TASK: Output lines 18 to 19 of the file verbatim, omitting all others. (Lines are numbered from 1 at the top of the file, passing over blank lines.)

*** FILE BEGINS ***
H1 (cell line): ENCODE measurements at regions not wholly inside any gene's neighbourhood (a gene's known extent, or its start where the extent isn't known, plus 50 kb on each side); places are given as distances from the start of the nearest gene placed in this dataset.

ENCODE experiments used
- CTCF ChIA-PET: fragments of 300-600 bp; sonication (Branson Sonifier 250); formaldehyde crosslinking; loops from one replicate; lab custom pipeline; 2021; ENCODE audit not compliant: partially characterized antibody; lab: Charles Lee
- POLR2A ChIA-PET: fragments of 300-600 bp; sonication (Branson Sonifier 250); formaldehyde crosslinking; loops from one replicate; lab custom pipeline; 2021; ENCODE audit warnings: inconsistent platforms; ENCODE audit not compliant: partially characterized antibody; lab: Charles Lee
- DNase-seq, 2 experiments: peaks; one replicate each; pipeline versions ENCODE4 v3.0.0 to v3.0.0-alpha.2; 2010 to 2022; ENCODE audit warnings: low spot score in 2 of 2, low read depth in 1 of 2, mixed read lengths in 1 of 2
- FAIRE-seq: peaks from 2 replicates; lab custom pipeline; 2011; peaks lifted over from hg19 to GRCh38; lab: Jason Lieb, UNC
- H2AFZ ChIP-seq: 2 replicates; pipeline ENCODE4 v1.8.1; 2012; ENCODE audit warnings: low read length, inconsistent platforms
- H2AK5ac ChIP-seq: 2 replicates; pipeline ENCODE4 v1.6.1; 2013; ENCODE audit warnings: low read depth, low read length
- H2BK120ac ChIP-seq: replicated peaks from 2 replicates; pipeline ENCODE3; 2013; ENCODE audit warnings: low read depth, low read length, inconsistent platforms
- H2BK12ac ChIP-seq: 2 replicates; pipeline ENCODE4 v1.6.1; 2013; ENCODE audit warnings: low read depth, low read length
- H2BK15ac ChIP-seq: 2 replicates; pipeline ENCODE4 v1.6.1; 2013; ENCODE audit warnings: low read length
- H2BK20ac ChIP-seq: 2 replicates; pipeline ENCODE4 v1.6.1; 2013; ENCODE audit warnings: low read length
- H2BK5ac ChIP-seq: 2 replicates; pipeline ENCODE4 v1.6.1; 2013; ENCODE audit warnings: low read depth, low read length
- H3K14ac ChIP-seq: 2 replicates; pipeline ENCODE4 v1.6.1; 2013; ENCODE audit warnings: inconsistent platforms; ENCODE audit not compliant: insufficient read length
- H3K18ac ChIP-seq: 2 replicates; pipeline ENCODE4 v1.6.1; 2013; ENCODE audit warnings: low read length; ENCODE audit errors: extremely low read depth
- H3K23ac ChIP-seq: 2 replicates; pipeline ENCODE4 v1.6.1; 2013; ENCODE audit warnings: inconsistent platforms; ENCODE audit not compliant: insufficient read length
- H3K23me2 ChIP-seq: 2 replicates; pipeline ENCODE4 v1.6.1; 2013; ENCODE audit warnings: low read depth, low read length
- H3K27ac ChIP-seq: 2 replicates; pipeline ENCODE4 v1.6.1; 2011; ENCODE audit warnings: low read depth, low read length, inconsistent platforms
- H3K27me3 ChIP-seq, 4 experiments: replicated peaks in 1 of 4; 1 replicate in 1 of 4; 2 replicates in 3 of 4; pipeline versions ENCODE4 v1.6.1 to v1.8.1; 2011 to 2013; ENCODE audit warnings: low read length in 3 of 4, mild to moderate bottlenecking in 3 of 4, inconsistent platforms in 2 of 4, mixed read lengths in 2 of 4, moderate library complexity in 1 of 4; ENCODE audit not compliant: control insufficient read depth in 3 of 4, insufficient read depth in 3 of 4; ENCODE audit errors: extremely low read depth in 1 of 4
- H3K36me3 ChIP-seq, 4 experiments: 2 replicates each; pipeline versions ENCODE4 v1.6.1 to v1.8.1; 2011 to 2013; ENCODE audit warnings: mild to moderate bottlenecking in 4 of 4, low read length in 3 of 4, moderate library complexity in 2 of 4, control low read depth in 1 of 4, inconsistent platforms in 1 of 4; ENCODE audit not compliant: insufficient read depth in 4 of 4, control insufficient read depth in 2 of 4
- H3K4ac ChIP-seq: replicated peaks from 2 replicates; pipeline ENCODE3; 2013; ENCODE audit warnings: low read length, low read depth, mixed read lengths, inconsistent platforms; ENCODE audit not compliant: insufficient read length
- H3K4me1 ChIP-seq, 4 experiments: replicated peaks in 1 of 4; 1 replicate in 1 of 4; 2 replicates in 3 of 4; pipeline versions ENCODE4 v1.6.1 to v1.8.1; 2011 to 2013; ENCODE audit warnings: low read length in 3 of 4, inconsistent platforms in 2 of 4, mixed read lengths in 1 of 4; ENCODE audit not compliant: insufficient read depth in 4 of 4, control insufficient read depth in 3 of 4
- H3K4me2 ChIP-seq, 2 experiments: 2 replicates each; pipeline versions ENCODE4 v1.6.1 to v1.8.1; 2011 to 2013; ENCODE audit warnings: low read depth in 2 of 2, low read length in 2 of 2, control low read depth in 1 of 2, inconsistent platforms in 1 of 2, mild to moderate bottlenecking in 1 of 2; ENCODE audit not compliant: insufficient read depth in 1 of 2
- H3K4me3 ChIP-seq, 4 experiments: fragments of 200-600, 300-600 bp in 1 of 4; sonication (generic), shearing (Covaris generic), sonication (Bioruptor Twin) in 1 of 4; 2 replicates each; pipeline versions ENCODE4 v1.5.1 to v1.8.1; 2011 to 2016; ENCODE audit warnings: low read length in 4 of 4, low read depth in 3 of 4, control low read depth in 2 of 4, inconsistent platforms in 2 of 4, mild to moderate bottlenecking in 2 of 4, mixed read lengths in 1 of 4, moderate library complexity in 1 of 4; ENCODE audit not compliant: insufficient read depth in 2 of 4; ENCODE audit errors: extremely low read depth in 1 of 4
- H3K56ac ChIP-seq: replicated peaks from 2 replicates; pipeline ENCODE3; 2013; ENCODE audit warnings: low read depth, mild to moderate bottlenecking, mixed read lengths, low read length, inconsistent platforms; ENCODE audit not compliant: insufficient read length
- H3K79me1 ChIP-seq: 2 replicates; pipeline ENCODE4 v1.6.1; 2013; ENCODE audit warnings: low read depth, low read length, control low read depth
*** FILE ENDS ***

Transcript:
- H3K27ac ChIP-seq: 2 replicates; pipeline ENCODE4 v1.6.1; 2011; ENCODE audit warnings: low read depth, low read length, inconsistent platforms
- H3K27me3 ChIP-seq, 4 experiments: replicated peaks in 1 of 4; 1 replicate in 1 of 4; 2 replicates in 3 of 4; pipeline versions ENCODE4 v1.6.1 to v1.8.1; 2011 to 2013; ENCODE audit warnings: low read length in 3 of 4, mild to moderate bottlenecking in 3 of 4, inconsistent platforms in 2 of 4, mixed read lengths in 2 of 4, moderate library complexity in 1 of 4; ENCODE audit not compliant: control insufficient read depth in 3 of 4, insufficient read depth in 3 of 4; ENCODE audit errors: extremely low read depth in 1 of 4